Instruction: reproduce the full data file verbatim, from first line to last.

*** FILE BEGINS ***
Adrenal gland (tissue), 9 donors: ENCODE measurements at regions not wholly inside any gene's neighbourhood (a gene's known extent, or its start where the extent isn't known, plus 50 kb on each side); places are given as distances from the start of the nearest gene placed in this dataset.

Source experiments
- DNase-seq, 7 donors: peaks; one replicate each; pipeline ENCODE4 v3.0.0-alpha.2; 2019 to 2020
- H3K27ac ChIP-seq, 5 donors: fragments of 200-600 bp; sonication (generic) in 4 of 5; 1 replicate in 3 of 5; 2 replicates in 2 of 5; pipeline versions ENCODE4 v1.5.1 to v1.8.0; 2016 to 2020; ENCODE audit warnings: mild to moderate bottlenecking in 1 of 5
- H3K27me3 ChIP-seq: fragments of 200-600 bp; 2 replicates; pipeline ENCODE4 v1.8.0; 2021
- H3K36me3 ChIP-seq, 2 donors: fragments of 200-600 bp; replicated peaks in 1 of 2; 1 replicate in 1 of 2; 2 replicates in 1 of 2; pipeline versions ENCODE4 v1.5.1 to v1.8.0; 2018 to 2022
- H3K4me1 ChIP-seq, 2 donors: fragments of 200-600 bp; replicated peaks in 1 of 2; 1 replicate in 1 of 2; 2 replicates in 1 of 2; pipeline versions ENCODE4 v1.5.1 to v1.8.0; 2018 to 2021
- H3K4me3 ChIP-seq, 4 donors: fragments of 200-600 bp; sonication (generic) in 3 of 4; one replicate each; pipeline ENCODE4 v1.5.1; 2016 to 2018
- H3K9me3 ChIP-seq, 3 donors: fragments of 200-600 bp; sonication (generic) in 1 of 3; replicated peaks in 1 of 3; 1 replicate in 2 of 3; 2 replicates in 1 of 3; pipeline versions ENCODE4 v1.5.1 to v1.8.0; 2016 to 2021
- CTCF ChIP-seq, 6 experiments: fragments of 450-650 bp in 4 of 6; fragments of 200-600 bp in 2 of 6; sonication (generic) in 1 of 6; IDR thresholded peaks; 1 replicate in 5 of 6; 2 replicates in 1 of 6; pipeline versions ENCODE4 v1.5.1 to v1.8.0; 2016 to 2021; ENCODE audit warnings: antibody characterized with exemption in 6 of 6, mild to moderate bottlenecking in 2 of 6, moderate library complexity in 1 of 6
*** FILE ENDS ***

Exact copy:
Adrenal gland (tissue), 9 donors: ENCODE measurements at regions not wholly inside any gene's neighbourhood (a gene's known extent, or its start where the extent isn't known, plus 50 kb on each side); places are given as distances from the start of the nearest gene placed in this dataset.

Source experiments
- DNase-seq, 7 donors: peaks; one replicate each; pipeline ENCODE4 v3.0.0-alpha.2; 2019 to 2020
- H3K27ac ChIP-seq, 5 donors: fragments of 200-600 bp; sonication (generic) in 4 of 5; 1 replicate in 3 of 5; 2 replicates in 2 of 5; pipeline versions ENCODE4 v1.5.1 to v1.8.0; 2016 to 2020; ENCODE audit warnings: mild to moderate bottlenecking in 1 of 5
- H3K27me3 ChIP-seq: fragments of 200-600 bp; 2 replicates; pipeline ENCODE4 v1.8.0; 2021
- H3K36me3 ChIP-seq, 2 donors: fragments of 200-600 bp; replicated peaks in 1 of 2; 1 replicate in 1 of 2; 2 replicates in 1 of 2; pipeline versions ENCODE4 v1.5.1 to v1.8.0; 2018 to 2022
- H3K4me1 ChIP-seq, 2 donors: fragments of 200-600 bp; replicated peaks in 1 of 2; 1 replicate in 1 of 2; 2 replicates in 1 of 2; pipeline versions ENCODE4 v1.5.1 to v1.8.0; 2018 to 2021
- H3K4me3 ChIP-seq, 4 donors: fragments of 200-600 bp; sonication (generic) in 3 of 4; one replicate each; pipeline ENCODE4 v1.5.1; 2016 to 2018
- H3K9me3 ChIP-seq, 3 donors: fragments of 200-600 bp; sonication (generic) in 1 of 3; replicated peaks in 1 of 3; 1 replicate in 2 of 3; 2 replicates in 1 of 3; pipeline versions ENCODE4 v1.5.1 to v1.8.0; 2016 to 2021
- CTCF ChIP-seq, 6 experiments: fragments of 450-650 bp in 4 of 6; fragments of 200-600 bp in 2 of 6; sonication (generic) in 1 of 6; IDR thresholded peaks; 1 replicate in 5 of 6; 2 replicates in 1 of 6; pipeline versions ENCODE4 v1.5.1 to v1.8.0; 2016 to 2021; ENCODE audit warnings: antibody characterized with exemption in 6 of 6, mild to moderate bottlenecking in 2 of 6, moderate library complexity in 1 of 6